One of the more popular sections of trail in Kennesaw starts from the entrance on Burnt Hickory Road and heads toward Kolb Farm. Parking is limited along the road, and the area is usually congested with dog lovers and other park visitors, either hiking part of the distance to Kolb Farm or spreading a blanket in one of the grassy fields. There is usually a Frisbee game going on as well.
If you're not up to much of a hike but still want a time-out from city life, take your lunch or a book and park yourself on one of the rocks in the creek at Cheatham Hill. The sound of the water tumbling over the rocks drowns out even the sound of the planes from Dobbins Air Force Base, and your pooch will enjoy playing in the creek or even lying down in the shallow water for some blessed relief from the heat.
For a more extended opportunity to stretch your legs, the 5.5-mile loop from the Illinois Monument at Cheatham Hill to Kolb Farm and back is a relaxing day hike. Bandit loves to splash in the stream that parallels the trail by the monument. This trail is the infamous first hike I made with my dog Trixie, many years ago. I carried nothing but a covered plastic bowl of water for my dog, and while she had a wonderful time, as the day wore on—and heated up—my hiking companions and I were eyeing her water dish. I went out the next day and bought a canteen in the camping department of a local discount store. It was one of those plastic types on a canvas strap to carry over your shoulder, and, remembering my experience the day before, I bought the largest one they had.
I have to give my friend Betty a lot of credit for not laughing about that canteen. A teacher in a former life, Betty is extremely patient when dealing with stupidity. When I told her on the phone I had gotten the largest canteen in the store, the gallon size, she said she would hold on while I filled it up and tried it out. After I staggered back to the phone with my gallon jug, Betty suggested I go to an Army/Navy-type store and look for a canteen no bigger than a quart that would clip on my belt. I used that little canteen for years.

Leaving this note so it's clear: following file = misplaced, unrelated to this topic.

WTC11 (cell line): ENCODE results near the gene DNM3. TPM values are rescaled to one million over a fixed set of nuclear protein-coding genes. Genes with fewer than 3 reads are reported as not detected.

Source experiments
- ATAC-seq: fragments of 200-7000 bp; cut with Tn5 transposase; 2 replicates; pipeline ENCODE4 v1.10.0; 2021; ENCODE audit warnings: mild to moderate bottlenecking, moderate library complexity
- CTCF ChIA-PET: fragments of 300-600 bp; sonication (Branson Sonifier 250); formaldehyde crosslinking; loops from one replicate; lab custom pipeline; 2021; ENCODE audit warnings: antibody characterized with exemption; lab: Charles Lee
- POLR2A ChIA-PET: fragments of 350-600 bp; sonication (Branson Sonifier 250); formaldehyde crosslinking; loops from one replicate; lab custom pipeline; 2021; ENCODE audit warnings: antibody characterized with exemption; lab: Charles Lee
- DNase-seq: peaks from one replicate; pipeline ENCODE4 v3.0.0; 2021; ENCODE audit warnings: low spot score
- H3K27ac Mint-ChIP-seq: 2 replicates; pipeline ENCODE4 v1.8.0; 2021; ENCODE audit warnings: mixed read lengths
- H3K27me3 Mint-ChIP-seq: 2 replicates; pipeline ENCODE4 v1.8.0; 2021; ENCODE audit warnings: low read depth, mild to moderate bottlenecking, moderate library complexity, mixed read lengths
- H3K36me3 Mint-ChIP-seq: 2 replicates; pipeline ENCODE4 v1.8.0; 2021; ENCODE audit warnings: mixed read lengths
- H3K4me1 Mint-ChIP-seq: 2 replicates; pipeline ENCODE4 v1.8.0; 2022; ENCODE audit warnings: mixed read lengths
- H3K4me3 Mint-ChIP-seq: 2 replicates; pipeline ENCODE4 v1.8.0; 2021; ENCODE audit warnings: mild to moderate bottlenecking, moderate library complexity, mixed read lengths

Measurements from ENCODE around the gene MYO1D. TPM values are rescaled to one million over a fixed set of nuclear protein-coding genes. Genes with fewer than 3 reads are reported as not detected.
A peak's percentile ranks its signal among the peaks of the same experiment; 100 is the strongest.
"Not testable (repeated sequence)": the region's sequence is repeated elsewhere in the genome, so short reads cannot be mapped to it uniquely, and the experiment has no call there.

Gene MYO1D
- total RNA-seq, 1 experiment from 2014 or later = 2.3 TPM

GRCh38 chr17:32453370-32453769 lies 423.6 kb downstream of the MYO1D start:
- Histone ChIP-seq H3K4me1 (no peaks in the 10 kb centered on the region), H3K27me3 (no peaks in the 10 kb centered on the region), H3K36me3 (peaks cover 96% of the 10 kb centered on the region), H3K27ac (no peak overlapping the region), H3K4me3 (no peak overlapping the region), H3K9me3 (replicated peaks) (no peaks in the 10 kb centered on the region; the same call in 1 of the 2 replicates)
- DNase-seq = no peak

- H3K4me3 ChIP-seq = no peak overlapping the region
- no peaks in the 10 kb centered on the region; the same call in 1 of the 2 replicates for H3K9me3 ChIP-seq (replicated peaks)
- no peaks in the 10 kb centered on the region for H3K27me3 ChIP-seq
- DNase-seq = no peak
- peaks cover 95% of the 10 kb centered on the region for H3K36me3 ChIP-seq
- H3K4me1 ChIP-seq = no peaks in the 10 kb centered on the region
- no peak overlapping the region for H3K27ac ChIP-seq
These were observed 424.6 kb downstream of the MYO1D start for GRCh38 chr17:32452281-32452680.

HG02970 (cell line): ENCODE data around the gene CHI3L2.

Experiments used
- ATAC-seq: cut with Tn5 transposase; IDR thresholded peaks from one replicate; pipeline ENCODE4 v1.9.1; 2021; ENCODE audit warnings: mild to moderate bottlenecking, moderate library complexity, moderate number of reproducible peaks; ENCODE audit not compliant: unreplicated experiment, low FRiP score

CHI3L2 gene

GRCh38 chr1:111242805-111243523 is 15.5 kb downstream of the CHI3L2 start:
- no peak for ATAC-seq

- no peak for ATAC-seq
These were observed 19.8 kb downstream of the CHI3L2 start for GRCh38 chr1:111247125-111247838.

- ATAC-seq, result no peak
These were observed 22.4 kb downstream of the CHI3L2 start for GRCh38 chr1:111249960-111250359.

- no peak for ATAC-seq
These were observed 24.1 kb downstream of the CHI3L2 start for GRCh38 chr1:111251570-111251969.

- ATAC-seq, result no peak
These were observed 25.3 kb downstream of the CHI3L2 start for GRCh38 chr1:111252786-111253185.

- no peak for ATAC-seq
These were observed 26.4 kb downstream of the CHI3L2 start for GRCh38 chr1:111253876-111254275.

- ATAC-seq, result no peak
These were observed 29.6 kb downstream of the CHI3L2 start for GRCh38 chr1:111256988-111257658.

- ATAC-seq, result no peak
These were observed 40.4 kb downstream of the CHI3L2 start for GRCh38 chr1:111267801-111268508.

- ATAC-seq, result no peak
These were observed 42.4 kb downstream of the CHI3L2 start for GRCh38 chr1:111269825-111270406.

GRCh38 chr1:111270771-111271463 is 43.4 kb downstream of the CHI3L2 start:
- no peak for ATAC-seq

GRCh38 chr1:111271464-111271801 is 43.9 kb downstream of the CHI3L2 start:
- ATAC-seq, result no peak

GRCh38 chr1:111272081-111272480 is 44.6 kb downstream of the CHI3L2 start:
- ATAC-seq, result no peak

Now, with bottled water available in so many sizes, I simply throw a bottle or two in my pack. Since the canteen didn't solve the problem of carrying Trixie's water dish, I went back to Betty for advice. She told me to get a day pack, something big enough for my lunch, the water bowl, and a sweater. Although my back protested for the first few miles, it was so much easier to have my hands free that I quickly adjusted.
Gnats and mosquitoes can be a real nuisance at this park late in the summer, so don't forget the insect repellent. Also be sure to bring plenty of water and snacks for both you and your dog. Even if you allow your pooch to drink from the creeks, there are long stretches without water.
The park is open daily from 8:30 A.M. to 7:30 P.M. Stop in at the visitors center for a park map and then plan your day from there. From the Big Chicken, go north on U.S. 41 (Cobb Parkway) and turn left onto Bells Ferry Road. Turn right onto Old U.S. 41 Northwest, then left onto Stilesboro Road. The visitors center will be on your left as you turn onto Stilesboro Road. (770) 427-4686.
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Details mentioned in this article were accurate at the time of publication